Use of Energy in Water and Wastewater Treatment Plants
The cost of energy is 10% of a typical local government’s operating budget and a good portion of this goes to the operation of water and wastewater treatment facilities because the pumps, motors, and other equipment have to operate 24 hours a day and 7 days a week. Energy efficiency is a very practical consideration.
Best Practices in Use of Energy in Water and Wastewater Treatment Plants
• Use automatic controls when possible to monitor and control the potable water processing system.
• Incorporate Best Practices in use of energy in all changes and additions to the potable water processing system.
• Utilize a computer model to determine changes in pipe size, pumping grades, system pressures, and use and location of booster pumps and storage facilities, and to determine where variable flow rates should be put into operation.
• Develop and implement a system-wide leak detection and repair program.
• Install, where possible, energy-efficient variable speed drives to control the flow rate from pumps.
• When using groundwater supplies, monitor well production and drawdown to determine if there are any major mechanical problems and if the well is becoming inefficient because of overuse. Use the well sequentially to keep from over pumping.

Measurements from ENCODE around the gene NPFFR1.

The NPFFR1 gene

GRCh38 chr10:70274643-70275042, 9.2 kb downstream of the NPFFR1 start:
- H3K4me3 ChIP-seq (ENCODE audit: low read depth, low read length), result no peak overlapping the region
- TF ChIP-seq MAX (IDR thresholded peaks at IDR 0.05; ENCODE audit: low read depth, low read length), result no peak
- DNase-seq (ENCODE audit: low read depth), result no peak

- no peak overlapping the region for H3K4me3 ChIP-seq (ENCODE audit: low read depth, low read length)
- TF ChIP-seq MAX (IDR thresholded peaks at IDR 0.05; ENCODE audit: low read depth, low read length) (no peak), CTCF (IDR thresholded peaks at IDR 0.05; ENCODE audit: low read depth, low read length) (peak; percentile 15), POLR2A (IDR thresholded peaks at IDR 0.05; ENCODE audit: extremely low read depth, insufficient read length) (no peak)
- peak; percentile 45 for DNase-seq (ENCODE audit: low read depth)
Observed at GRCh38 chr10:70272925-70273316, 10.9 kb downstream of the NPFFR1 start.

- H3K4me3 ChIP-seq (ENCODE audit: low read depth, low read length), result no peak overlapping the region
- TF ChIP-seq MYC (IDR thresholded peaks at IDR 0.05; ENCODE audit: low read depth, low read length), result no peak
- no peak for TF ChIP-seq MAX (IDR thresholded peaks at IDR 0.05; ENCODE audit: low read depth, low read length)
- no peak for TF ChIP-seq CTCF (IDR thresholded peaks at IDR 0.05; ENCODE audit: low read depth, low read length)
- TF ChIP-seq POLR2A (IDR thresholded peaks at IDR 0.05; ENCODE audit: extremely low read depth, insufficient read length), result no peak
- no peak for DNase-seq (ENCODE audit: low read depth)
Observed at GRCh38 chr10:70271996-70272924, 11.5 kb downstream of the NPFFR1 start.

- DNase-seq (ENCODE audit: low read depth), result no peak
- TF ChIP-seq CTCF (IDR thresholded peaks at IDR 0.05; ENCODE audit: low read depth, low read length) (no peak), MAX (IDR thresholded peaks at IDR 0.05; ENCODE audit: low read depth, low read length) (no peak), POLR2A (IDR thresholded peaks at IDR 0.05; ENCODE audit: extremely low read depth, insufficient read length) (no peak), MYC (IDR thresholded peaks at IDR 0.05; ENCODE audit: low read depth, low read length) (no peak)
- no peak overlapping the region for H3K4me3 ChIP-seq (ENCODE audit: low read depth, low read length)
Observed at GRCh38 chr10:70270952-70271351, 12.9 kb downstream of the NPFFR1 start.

• Promote water conservation which also will have a profound effect on reducing the amount of wastewater which needs to be treated.
• Reduce lawn sprinkling and utilize where possible treated effluent from the sewage treatment plants. It is absolutely essential to keep both systems separate and not allow any cross-connections.
• Charge a premium for high-volume users and establish conservation programs in their facilities.
• Use variable frequency speed drives in wastewater facilities based on the load requirements at a given time when there are minimum, average, and peak flows.
• Establish operational flexibility with all equipment in order to store wastewater at high peak flows, including seasonal adjustments and during times of tourists visiting the area, and process it during times of low peak flows, especially during the night.
• Recover excess heat from wastewater and use it to produce in-house electricity.
• Especially in the northern part of the country, cover the basins to avoid heat loss and freezing during the colder weather.
• Evaluate the aeration system and determine if it is working at maximum efficiency and, if not, add additional compressed air as needed. Use variable speed devices in introducing the air supply.
• Determine if the aerobic digester will work better with a smaller blower that would control the airflow with a fine bubble diffuser.
• Determine if anaerobic digestion would be effective for biosolids, since aerobic digestion is very energy intensive.